Thursday 6 February 2020


A guest post by Arthur T...

William Mitchell, sculptor, 1925-2020

From the Open Thread the other day:
On 22nd January 2020, the BBC News website ran the following story: 
'Bracknell's William Mitchell Mural to move to car park' 
And yet, so far as I can see, the BBC have failed to report the death of Bill Mitchell, an innovative English sculptor on 30th January 2020. Why might that be? - probably just sloppy journalism. Clue: He was a deeply religious Roman Catholic whose work includes the magnificent Stations of the Cross at Clifton Cathedral, and the strongly figured doors at Liverpool Metropolitan RC Cathedral.

In the days since this comment there hasn't been, as far as I know, any report from the BBC. 

To my mind, Mitchell is an under recognised English artist with all the traits that the BBC would normally find irresistible. He battled his way into the established art world through his time at the Royal College of Art. In his use of heavily modelled surfaces for large scale works such as murals and cladding, Bill Mitchell created an unrivalled individual abstract style of great originality.

He was born in Maida Vale London, but childhood ill health which resulted in extensive periods in hospital and convalescent homes denying him a formal general education. However, his self-funded studies took him to the Southern College of Art in Portsmouth, and then to the Royal College of Art in London. Awards won whilst at the latter enabled Mitchell to study in Rome, where he spent time at the offices of Pier Luigi Nervi (famed for the sculptural qualities of his flamboyant concrete structures). His subsequent appointment as design artist to assist the London County Council (LCC) Architects Department led him to associate with many of the leading architects. engineers and building contractors of his day, including Frederick Gibberd, Basil Spence, Building Design Partnership, Ove Arup and Contractor John Laing (whose photographic archive has recently been made public).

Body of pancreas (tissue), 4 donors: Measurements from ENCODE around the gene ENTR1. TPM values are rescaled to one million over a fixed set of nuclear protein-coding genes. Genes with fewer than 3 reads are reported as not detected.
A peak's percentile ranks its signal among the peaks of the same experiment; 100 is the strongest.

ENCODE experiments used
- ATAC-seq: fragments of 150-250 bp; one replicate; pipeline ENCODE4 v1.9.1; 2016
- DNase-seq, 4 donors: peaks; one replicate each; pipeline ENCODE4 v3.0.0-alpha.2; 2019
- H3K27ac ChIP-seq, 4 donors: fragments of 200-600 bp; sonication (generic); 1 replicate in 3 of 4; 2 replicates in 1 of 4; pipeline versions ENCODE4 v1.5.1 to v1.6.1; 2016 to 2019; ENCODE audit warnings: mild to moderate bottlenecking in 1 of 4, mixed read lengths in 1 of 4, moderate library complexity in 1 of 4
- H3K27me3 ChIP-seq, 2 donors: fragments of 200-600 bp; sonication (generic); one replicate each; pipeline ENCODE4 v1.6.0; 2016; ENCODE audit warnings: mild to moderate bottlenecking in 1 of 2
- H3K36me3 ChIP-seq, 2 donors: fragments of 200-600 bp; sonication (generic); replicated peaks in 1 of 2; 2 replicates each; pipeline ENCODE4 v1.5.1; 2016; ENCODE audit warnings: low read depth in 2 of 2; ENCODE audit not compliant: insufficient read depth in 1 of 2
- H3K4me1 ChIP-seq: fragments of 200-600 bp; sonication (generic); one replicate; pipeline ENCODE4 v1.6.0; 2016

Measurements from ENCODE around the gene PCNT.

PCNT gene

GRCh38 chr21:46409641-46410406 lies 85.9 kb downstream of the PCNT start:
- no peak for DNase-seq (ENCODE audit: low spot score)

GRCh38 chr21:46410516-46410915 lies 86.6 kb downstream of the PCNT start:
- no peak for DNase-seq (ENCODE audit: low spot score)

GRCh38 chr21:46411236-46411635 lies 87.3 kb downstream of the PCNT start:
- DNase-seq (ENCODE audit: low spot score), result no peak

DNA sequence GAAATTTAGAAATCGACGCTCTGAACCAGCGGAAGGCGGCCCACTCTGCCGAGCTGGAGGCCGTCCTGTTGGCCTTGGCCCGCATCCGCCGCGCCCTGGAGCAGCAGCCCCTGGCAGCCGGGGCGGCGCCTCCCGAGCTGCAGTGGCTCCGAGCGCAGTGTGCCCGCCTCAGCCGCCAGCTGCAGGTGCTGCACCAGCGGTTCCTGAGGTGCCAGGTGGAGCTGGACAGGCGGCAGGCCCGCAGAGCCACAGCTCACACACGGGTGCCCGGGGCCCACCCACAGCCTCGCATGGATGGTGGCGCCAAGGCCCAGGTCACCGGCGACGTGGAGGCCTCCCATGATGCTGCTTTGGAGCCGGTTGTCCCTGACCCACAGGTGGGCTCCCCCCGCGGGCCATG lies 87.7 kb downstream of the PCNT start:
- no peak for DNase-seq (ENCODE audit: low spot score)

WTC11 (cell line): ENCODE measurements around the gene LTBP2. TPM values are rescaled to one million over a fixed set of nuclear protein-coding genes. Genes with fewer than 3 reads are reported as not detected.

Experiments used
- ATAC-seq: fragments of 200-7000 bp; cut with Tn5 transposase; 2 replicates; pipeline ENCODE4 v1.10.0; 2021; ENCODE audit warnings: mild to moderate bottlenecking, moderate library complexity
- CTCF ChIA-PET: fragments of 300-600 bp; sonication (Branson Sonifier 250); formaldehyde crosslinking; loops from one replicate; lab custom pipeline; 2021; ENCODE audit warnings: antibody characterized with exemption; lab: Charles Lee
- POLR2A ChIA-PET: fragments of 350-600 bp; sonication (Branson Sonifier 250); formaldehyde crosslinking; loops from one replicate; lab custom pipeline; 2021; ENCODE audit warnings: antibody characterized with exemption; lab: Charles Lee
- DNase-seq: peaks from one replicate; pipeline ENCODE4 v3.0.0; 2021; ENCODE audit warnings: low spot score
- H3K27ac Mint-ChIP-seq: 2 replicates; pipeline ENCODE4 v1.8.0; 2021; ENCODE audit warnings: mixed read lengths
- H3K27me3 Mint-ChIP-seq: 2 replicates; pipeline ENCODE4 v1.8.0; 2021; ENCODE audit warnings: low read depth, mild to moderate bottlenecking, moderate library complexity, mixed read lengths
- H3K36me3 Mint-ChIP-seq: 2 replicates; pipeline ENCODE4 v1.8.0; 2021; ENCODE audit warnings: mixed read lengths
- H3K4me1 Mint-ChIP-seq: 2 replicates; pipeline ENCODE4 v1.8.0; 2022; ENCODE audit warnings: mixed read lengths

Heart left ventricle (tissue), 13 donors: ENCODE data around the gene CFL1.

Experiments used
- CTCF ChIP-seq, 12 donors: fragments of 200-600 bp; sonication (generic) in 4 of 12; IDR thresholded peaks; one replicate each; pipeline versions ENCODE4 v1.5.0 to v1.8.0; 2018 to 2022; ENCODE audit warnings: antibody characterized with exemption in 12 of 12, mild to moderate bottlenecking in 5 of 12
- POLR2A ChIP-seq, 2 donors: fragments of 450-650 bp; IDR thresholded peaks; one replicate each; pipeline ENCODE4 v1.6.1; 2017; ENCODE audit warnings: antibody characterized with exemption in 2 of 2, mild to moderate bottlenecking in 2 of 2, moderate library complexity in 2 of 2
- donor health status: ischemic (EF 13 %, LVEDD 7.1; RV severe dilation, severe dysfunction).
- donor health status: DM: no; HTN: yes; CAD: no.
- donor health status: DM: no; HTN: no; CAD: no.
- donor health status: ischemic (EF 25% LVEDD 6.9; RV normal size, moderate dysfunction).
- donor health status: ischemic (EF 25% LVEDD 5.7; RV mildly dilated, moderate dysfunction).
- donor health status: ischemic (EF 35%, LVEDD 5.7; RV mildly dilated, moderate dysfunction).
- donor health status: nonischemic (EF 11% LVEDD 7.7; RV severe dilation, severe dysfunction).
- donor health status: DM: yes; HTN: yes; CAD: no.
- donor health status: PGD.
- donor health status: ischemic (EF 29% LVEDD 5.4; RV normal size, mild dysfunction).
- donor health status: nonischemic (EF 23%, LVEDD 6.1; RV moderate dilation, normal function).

Mitchell’s Stations in Clifton RC Cathedral were the result of a long design process, when after agreement of details in preparation, a poignant series of charcoal sketches required approval from Rome before acceptance of the design work and installation of the panels could be completed.

Mitchell has written movingly about his depiction of the cruelty of the Passion embodied in his work. His spiritual experiences as a Catholic are reinforced by those of Arthur Dooley and Seán Crampton, each of whom reported an uplifting experience associated with the work in hand.

Last Supper

If Mitchell’s work were to be put on a par with that of John Piper or Graham Sutherland both of whom carried out religiously themed commissions, then the question must be why do the BBC refuse to report his death. Imagine the fuss if anything happened to Banksy, who in my opinion could not hold a candle to Mitchell. Mitchell’s urban public art, (much of which is listed) such as that in Bracknell, represents an important facet of mid-century design.